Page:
28 June 2008

Baseball bats

Oh, apparently baseball people use "length-to-weight ratio" to describe a bat, as I learned from the people who talk too much before the Saturday afternoon game on Fox today. This is calculated by taking the weight (in ounces) minus the length (in inches), and in the major leagues can't be less than -3.5.

Of course, it's actually a difference, not a ratio.

It looks like some people call it the "differential", though, which is fine with me -- to me "differential" has other connotations, but expecting mathematical terminology not to collide with terminology used in other things is a Bad Idea. (Although why not just call it the "difference"?)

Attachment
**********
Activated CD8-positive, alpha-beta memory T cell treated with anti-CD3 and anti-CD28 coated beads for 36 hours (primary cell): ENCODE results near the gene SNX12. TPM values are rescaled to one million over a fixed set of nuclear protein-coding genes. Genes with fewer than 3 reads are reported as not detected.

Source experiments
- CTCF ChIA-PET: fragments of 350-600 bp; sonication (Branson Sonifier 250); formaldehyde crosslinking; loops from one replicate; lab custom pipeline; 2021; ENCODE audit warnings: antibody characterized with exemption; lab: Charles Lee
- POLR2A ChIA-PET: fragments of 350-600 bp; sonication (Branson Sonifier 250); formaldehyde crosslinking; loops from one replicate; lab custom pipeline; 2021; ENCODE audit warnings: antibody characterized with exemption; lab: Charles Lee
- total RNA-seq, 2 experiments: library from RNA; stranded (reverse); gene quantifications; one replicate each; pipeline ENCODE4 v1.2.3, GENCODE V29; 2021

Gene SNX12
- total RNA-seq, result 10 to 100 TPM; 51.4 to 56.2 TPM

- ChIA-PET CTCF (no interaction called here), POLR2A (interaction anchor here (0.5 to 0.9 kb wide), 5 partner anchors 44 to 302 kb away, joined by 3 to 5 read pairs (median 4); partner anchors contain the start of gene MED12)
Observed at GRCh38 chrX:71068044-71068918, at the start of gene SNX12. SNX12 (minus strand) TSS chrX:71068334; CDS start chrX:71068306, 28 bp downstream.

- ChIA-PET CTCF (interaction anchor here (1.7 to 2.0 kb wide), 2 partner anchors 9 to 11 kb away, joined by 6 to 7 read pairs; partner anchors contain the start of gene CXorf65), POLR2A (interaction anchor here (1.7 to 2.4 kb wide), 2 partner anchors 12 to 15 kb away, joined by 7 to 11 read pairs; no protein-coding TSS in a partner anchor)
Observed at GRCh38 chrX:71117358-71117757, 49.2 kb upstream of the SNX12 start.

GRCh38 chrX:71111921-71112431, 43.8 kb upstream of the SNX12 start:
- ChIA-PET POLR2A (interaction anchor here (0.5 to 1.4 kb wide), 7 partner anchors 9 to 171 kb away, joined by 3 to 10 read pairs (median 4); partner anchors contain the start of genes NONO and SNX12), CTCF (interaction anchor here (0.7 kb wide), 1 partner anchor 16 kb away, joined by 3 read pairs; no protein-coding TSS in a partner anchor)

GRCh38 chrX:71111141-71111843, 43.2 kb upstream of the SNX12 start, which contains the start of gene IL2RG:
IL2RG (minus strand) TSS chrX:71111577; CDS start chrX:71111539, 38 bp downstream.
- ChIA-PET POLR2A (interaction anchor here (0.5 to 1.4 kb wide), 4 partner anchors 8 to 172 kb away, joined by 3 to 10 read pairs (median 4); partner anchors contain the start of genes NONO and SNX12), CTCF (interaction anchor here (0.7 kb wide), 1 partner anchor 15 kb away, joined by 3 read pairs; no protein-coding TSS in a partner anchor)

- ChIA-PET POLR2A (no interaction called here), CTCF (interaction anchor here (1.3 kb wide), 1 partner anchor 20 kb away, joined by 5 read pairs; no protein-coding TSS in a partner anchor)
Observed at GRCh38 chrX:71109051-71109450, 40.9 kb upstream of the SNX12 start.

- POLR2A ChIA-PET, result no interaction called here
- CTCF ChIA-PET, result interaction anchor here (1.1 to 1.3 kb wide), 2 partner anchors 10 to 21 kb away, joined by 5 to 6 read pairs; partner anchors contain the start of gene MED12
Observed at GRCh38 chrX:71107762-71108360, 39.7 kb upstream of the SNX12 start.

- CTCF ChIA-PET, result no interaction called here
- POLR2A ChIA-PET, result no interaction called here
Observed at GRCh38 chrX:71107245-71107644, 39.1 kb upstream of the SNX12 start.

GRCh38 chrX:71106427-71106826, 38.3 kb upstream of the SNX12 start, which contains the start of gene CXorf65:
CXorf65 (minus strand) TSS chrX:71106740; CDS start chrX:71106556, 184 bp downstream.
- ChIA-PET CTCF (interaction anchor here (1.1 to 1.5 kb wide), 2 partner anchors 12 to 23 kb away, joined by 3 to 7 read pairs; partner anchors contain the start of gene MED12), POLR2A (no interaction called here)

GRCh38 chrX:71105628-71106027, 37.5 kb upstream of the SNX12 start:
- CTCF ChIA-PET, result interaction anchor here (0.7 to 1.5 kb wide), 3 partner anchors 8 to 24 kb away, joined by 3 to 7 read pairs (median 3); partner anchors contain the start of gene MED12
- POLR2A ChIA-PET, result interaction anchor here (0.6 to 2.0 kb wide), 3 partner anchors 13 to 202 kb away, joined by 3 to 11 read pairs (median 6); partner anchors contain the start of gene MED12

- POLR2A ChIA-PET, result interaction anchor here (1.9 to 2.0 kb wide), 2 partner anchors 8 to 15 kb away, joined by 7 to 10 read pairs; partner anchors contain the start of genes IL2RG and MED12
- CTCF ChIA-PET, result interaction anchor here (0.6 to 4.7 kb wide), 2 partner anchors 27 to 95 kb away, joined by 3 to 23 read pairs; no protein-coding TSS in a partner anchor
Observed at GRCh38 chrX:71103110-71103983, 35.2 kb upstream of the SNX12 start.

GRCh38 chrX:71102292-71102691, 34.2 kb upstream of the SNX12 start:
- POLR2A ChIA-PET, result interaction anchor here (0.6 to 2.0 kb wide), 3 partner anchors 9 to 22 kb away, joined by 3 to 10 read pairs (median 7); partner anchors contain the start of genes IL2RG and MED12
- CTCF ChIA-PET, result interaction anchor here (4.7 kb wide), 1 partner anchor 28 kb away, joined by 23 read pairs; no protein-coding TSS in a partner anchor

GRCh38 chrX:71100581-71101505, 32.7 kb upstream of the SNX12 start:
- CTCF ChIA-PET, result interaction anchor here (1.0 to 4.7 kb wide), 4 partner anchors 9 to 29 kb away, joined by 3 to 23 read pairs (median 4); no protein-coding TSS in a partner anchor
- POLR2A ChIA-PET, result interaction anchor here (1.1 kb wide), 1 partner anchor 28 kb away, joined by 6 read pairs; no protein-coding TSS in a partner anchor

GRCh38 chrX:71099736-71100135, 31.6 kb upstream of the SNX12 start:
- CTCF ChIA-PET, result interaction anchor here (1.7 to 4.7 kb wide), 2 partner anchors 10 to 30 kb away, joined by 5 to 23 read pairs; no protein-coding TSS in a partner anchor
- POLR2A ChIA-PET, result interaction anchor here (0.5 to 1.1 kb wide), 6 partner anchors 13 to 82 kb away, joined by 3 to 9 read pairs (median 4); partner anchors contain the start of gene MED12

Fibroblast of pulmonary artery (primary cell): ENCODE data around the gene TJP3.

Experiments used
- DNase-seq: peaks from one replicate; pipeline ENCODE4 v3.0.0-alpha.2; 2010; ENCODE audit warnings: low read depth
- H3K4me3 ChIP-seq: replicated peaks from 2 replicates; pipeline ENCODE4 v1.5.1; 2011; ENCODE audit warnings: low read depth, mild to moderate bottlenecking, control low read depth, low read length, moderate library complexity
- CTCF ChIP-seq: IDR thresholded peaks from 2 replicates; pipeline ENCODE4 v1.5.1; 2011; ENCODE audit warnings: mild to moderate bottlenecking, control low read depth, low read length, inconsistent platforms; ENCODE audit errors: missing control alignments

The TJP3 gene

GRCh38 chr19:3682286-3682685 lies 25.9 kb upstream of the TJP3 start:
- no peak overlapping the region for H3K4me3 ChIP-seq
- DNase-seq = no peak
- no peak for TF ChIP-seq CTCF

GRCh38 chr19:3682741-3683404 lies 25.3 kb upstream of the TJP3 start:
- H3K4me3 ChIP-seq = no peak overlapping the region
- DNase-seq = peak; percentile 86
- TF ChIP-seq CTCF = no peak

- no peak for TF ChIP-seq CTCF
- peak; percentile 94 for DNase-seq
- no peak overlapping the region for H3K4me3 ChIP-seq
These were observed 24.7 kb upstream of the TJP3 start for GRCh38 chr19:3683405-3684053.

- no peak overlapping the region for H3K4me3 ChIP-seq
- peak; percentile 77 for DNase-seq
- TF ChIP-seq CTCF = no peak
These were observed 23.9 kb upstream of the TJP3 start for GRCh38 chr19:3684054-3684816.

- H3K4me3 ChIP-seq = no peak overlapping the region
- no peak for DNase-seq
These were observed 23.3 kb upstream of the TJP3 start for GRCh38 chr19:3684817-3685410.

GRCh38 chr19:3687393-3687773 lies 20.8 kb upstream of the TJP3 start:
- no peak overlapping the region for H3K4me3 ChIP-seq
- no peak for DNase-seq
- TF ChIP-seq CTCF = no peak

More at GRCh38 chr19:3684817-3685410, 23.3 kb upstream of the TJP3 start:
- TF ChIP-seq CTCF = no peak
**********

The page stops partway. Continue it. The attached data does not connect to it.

Rocket Stegosaurus said...

Another mathematical issue: taking the difference of two quantities with different units. (Then again, if everyone worked in natural units...)

Veky said...

Because it's _not_ a difference. As rocket stegosaurus noted, it's a linear combination with very weird coefficients. :-)

dogstar30 said...

Also known (usually with aluminum bats) as "drop"; i.e. if a bat is 33 inches long and weighs 30 oz., it is known as a "drop 3"